Covenants not to compete are often used to prevent a former franchisees from continuing to benefit from the goodwill, and know how acquired as a franchisee after their agreements expire or terminate. Most US states evaluate the validity of post-termination non-compete covenants by considering whether they have a legitimate business purpose, and whether they are reasonable in time, geographic scope, and substantive breadth. Sales of merchandise over the internet present a new issue for courts, because such sales could potentially reach any place on the globe.
The franchise agreement at issue in Wild Bird contained a noncompete covenant that prevented the former franchisee from operating a similar business within a twenty-mile radius of its former territory, or within twenty miles of any other franchisee’s territory. Wild Bird sought to enforce the covenant and prevent, among other things, the former franchisee’s operation of a competing internet business. The court decided that the covenant not to compete would apply to the internet business so that it would have the same effect as it would have when applied to brick and mortar stores. The court held that the former franchisee could not make sales over the internet to customers who lived within twenty miles of the former franchisee’s protected territory or within twenty miles of the territory of any other Wild Bird franchisee.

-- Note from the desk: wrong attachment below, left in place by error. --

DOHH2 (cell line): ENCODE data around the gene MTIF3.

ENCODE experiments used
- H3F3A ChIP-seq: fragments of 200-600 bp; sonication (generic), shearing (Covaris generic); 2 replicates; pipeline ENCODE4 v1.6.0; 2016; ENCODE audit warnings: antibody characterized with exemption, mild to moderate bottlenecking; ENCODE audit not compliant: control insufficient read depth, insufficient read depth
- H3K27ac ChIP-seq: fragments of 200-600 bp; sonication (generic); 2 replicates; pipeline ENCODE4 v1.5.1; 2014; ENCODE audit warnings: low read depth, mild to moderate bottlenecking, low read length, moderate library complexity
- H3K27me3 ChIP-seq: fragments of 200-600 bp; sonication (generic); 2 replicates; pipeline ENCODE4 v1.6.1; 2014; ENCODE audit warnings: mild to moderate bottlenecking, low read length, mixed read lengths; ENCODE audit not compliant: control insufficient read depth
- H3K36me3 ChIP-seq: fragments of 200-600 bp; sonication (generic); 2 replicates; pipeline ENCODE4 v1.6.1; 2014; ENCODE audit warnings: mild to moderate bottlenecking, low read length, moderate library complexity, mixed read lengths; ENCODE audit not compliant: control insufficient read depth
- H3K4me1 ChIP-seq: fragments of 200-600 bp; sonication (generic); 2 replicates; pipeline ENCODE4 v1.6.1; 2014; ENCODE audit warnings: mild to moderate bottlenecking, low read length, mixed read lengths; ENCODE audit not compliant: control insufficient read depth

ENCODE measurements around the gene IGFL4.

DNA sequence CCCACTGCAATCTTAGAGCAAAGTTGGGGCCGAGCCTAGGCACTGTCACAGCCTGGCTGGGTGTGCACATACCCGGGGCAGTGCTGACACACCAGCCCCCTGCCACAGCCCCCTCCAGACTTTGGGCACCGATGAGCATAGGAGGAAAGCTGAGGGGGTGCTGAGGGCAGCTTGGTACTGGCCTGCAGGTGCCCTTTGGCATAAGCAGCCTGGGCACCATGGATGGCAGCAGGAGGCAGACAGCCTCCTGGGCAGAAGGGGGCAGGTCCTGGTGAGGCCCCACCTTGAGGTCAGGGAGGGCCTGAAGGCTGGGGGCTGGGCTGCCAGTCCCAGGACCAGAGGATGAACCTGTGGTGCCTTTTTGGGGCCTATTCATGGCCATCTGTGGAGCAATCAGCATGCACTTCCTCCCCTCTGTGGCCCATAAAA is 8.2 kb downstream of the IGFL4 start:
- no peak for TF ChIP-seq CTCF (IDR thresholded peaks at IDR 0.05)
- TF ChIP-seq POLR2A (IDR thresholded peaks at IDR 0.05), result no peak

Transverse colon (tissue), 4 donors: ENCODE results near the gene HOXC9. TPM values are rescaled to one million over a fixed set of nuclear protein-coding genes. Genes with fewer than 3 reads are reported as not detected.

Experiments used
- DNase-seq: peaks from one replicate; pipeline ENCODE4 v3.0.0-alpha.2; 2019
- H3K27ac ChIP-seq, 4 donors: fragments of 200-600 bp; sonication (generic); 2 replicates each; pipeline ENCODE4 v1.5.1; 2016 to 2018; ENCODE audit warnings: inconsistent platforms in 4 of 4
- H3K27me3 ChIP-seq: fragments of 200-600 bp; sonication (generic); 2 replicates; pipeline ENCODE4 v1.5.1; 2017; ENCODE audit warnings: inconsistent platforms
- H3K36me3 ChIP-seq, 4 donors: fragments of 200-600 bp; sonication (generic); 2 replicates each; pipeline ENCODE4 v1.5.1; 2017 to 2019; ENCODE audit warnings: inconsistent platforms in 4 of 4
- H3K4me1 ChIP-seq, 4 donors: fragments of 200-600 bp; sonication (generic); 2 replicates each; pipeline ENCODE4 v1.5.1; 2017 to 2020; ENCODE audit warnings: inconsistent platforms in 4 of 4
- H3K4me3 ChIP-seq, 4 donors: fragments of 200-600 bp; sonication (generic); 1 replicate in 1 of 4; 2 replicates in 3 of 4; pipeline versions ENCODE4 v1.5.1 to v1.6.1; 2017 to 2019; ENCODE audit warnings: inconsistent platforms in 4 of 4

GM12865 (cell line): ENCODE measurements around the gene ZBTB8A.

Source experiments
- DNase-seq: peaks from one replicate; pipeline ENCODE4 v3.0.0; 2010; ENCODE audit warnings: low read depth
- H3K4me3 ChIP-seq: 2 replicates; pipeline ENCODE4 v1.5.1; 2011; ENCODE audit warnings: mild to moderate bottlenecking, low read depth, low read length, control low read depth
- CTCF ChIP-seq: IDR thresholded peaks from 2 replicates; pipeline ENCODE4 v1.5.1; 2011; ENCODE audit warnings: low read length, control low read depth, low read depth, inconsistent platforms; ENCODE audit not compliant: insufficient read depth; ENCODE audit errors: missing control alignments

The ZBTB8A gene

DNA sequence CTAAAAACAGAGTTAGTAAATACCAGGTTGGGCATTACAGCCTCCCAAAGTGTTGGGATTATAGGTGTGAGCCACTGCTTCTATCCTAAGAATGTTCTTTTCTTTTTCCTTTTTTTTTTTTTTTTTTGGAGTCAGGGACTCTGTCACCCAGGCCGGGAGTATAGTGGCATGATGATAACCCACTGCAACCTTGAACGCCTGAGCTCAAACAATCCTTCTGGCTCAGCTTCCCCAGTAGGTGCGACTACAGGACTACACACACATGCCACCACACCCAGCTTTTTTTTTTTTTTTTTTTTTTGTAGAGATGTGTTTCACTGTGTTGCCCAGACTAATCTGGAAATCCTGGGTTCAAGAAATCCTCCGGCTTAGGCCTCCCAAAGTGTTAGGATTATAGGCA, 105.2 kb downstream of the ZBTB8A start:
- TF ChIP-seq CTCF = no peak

In issuing its decision, the court stated ‘it’s going to have to be plainly and obviously put forth on his website that these sales and services are not available to those people who live within the geographic limitations that violate the covenant not to compete. That’s going to be his responsibility to make sure he does that, if he decides to pursue the web-based business.’
The court, however, did not prevent the franchisee from making sales through the internet business to customers outside of the protected areas, even though the former franchisee’s internet business was run from inside his former protected territory.
Carl E. Zwisler, IDI franchising Country Expert for U.S.A. and Maisa Jean Frank.